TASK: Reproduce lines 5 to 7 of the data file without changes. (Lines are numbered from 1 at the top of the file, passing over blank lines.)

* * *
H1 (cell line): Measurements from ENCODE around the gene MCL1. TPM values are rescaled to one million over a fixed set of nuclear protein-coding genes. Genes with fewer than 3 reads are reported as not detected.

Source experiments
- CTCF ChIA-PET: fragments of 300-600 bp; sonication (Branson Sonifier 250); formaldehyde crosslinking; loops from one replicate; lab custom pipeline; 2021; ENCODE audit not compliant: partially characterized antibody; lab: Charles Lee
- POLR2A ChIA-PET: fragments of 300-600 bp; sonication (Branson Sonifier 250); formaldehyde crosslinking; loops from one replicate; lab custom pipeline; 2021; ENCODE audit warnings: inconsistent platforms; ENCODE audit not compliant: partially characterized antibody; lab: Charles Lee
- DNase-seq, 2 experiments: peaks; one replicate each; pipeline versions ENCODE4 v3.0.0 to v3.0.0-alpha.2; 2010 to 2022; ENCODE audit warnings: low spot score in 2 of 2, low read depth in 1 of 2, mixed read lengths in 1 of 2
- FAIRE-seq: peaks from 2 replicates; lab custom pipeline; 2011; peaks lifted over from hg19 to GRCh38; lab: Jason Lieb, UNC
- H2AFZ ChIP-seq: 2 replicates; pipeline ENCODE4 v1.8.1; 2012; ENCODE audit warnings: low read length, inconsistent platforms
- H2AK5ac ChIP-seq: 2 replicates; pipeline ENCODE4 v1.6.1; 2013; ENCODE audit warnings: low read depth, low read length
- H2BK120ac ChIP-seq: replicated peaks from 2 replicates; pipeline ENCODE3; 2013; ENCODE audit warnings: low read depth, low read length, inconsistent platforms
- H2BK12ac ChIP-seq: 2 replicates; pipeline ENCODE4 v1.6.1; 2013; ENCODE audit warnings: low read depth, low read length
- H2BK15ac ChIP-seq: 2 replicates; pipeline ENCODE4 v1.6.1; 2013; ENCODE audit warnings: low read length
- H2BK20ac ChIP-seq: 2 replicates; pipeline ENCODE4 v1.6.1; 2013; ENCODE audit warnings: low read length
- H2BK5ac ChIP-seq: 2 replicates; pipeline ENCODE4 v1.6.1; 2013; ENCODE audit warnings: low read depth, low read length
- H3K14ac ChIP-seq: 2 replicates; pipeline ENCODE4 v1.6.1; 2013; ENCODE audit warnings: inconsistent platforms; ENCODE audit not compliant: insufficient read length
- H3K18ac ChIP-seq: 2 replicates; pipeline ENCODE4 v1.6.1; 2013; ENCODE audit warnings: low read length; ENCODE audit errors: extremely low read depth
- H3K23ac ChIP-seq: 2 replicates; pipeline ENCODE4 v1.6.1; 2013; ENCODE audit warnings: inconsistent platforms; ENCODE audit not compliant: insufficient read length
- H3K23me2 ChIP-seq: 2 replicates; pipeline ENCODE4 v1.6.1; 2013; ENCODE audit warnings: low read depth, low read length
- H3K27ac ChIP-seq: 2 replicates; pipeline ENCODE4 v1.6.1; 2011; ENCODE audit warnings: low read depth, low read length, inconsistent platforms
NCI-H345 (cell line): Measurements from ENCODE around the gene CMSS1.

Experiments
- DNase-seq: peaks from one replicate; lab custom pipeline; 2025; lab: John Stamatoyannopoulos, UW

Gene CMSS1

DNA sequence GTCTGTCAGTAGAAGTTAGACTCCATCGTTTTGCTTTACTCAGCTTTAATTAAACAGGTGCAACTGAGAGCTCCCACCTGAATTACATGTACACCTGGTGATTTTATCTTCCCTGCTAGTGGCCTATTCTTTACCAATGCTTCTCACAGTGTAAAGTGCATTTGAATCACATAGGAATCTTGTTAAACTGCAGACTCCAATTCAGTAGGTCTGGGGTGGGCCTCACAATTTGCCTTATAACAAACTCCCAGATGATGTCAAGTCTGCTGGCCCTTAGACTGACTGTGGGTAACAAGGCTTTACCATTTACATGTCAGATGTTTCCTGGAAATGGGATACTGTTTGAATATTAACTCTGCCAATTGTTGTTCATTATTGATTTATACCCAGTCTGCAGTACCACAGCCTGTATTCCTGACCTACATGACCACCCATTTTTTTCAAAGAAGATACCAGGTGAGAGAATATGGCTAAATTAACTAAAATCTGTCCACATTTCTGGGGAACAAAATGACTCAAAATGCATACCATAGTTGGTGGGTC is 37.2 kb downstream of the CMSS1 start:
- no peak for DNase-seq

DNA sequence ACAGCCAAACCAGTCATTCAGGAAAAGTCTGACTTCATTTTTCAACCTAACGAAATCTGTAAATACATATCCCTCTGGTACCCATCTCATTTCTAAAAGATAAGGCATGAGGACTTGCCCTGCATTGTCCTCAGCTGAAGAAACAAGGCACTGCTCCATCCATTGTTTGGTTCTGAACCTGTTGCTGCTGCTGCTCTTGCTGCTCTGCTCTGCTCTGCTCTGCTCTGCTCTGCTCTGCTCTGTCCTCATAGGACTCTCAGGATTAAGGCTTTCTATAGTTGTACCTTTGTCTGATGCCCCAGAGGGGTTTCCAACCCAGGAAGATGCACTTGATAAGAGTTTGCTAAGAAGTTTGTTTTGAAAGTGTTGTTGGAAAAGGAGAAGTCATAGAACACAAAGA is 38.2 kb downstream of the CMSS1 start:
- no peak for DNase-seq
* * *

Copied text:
- DNase-seq, 2 experiments: peaks; one replicate each; pipeline versions ENCODE4 v3.0.0 to v3.0.0-alpha.2; 2010 to 2022; ENCODE audit warnings: low spot score in 2 of 2, low read depth in 1 of 2, mixed read lengths in 1 of 2
- FAIRE-seq: peaks from 2 replicates; lab custom pipeline; 2011; peaks lifted over from hg19 to GRCh38; lab: Jason Lieb, UNC
- H2AFZ ChIP-seq: 2 replicates; pipeline ENCODE4 v1.8.1; 2012; ENCODE audit warnings: low read length, inconsistent platforms